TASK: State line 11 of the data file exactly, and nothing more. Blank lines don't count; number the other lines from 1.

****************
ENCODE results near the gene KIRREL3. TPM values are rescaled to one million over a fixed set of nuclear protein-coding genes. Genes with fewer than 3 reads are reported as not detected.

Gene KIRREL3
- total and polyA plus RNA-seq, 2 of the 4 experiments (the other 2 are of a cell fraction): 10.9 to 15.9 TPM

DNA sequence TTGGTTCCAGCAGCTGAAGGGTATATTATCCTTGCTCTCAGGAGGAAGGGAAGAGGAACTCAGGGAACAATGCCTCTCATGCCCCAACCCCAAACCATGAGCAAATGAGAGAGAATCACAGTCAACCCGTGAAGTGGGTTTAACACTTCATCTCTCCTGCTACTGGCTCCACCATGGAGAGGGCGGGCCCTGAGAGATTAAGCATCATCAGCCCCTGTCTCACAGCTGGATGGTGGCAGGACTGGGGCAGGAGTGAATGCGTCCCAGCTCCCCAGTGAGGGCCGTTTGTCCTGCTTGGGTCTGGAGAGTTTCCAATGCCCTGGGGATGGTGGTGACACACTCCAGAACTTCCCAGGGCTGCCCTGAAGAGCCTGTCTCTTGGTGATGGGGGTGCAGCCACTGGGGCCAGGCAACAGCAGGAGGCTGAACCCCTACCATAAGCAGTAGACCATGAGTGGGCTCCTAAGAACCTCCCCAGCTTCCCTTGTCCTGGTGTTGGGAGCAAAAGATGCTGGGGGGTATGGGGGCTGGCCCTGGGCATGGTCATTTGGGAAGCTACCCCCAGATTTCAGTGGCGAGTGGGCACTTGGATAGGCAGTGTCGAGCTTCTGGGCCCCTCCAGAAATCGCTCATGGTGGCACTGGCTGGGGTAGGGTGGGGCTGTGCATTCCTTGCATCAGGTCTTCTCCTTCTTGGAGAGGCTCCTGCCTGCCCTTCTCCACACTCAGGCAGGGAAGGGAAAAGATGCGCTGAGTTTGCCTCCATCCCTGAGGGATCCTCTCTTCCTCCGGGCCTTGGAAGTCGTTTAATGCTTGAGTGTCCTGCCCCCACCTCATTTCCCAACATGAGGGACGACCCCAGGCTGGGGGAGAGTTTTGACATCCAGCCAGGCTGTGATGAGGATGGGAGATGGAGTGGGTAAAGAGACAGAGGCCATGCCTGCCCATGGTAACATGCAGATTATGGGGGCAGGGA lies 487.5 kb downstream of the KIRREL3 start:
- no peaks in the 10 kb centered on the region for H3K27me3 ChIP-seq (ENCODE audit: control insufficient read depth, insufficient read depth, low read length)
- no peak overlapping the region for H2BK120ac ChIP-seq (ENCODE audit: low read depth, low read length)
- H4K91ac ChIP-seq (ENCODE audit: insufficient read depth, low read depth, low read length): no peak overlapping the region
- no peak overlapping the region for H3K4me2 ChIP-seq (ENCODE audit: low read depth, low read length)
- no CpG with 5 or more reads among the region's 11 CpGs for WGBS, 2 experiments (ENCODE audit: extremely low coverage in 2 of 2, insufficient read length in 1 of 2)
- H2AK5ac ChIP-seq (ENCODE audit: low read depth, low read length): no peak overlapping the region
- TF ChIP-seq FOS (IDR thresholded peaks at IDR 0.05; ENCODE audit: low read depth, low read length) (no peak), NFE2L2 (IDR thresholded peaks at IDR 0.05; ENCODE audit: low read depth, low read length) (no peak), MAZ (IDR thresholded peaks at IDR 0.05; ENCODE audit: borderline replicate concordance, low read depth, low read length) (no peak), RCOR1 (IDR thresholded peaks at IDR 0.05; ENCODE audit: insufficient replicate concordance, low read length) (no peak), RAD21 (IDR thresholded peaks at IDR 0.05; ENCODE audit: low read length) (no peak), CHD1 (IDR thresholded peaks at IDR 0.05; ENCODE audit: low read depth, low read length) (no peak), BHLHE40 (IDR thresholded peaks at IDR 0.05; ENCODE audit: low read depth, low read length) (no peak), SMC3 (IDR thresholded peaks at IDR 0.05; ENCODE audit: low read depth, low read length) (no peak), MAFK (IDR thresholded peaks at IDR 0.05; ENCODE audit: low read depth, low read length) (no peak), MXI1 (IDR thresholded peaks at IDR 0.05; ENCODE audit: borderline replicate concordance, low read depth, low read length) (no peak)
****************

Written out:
- TF ChIP-seq FOS (IDR thresholded peaks at IDR 0.05; ENCODE audit: low read depth, low read length) (no peak), NFE2L2 (IDR thresholded peaks at IDR 0.05; ENCODE audit: low read depth, low read length) (no peak), MAZ (IDR thresholded peaks at IDR 0.05; ENCODE audit: borderline replicate concordance, low read depth, low read length) (no peak), RCOR1 (IDR thresholded peaks at IDR 0.05; ENCODE audit: insufficient replicate concordance, low read length) (no peak), RAD21 (IDR thresholded peaks at IDR 0.05; ENCODE audit: low read length) (no peak), CHD1 (IDR thresholded peaks at IDR 0.05; ENCODE audit: low read depth, low read length) (no peak), BHLHE40 (IDR thresholded peaks at IDR 0.05; ENCODE audit: low read depth, low read length) (no peak), SMC3 (IDR thresholded peaks at IDR 0.05; ENCODE audit: low read depth, low read length) (no peak), MAFK (IDR thresholded peaks at IDR 0.05; ENCODE audit: low read depth, low read length) (no peak), MXI1 (IDR thresholded peaks at IDR 0.05; ENCODE audit: borderline replicate concordance, low read depth, low read length) (no peak)